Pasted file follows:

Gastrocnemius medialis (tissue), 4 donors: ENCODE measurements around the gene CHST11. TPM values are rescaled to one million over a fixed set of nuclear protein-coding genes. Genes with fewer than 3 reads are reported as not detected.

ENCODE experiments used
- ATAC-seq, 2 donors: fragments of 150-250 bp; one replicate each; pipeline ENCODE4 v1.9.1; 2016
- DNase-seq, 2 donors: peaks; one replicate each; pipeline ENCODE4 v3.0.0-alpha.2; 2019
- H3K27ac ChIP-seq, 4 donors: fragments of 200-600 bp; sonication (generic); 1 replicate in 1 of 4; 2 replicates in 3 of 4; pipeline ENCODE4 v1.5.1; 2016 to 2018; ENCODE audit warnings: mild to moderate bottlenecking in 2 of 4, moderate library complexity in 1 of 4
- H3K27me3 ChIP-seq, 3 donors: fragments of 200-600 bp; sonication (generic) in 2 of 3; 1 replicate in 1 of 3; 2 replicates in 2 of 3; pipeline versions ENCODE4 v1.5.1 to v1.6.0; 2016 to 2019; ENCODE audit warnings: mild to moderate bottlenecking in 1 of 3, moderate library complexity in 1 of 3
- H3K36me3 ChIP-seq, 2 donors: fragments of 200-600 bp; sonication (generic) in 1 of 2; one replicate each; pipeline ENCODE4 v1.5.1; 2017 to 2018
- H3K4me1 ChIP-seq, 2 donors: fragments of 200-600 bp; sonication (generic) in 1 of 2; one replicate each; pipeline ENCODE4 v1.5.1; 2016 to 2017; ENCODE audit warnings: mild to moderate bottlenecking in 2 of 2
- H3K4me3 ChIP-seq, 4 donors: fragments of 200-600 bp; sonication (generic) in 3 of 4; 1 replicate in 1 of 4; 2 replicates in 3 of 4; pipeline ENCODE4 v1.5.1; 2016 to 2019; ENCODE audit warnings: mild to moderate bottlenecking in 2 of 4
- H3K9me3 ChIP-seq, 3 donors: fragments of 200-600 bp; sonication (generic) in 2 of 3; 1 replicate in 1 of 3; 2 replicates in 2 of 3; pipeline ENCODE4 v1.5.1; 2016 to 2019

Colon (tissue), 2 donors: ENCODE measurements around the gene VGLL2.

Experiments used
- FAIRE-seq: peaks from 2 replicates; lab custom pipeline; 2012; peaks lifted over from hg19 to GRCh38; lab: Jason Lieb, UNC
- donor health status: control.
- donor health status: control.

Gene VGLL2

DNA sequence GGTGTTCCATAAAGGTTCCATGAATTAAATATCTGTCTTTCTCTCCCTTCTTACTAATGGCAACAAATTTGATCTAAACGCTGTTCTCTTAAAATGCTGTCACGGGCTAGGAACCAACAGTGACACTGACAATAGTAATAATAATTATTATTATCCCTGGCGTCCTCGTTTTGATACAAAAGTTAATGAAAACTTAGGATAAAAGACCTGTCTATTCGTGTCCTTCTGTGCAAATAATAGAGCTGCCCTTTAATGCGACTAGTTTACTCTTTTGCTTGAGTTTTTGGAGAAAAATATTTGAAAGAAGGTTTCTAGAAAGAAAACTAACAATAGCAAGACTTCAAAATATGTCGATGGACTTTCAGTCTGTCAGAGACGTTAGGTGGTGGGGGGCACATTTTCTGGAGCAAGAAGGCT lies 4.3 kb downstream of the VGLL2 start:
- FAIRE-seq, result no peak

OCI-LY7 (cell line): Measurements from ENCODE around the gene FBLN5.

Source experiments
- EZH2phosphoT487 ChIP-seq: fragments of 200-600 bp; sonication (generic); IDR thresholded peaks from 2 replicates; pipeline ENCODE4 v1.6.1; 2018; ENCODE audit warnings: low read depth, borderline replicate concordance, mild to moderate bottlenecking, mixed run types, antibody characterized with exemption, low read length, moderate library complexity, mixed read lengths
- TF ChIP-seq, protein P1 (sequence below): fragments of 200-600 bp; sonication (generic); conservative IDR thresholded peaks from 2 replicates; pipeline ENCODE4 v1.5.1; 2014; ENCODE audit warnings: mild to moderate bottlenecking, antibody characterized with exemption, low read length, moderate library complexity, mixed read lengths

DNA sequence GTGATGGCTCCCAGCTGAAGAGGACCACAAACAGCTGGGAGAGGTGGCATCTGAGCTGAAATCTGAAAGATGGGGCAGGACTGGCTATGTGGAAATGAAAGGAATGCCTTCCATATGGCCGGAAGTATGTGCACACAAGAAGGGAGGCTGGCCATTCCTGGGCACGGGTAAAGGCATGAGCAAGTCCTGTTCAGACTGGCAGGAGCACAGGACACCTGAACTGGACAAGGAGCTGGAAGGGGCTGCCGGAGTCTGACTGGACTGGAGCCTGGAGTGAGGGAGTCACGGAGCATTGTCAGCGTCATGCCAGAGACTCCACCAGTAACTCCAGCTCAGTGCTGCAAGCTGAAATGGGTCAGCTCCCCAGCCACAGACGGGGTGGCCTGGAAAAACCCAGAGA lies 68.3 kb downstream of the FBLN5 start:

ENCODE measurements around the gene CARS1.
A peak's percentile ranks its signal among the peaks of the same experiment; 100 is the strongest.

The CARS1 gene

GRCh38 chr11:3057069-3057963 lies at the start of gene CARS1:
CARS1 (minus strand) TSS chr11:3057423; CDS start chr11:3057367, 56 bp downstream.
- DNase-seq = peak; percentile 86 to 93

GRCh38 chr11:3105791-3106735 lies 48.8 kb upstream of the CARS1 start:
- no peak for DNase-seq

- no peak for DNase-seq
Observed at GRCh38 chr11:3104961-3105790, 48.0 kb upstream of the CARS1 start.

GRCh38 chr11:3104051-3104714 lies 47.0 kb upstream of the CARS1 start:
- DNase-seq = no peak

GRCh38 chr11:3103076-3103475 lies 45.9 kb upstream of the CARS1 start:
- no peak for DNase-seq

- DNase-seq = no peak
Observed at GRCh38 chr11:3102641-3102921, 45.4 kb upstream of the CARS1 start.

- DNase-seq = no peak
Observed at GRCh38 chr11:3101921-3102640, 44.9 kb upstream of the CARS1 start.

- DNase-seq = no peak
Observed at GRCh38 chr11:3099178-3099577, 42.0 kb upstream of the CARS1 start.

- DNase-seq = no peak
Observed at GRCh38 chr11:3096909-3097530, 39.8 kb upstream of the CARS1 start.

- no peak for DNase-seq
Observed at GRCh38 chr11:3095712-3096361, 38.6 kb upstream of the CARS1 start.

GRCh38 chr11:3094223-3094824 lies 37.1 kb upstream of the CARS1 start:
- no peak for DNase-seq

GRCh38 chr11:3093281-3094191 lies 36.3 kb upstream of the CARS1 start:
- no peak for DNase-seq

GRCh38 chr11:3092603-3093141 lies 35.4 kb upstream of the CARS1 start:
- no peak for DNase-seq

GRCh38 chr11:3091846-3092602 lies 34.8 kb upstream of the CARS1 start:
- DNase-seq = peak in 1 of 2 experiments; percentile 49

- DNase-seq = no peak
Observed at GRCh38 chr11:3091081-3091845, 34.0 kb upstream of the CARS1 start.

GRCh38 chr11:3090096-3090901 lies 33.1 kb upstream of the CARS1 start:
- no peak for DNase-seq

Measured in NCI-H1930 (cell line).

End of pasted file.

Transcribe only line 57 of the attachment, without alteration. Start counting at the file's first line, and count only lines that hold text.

Observed at GRCh38 chr11:3091081-3091845, 34.0 kb upstream of the CARS1 start.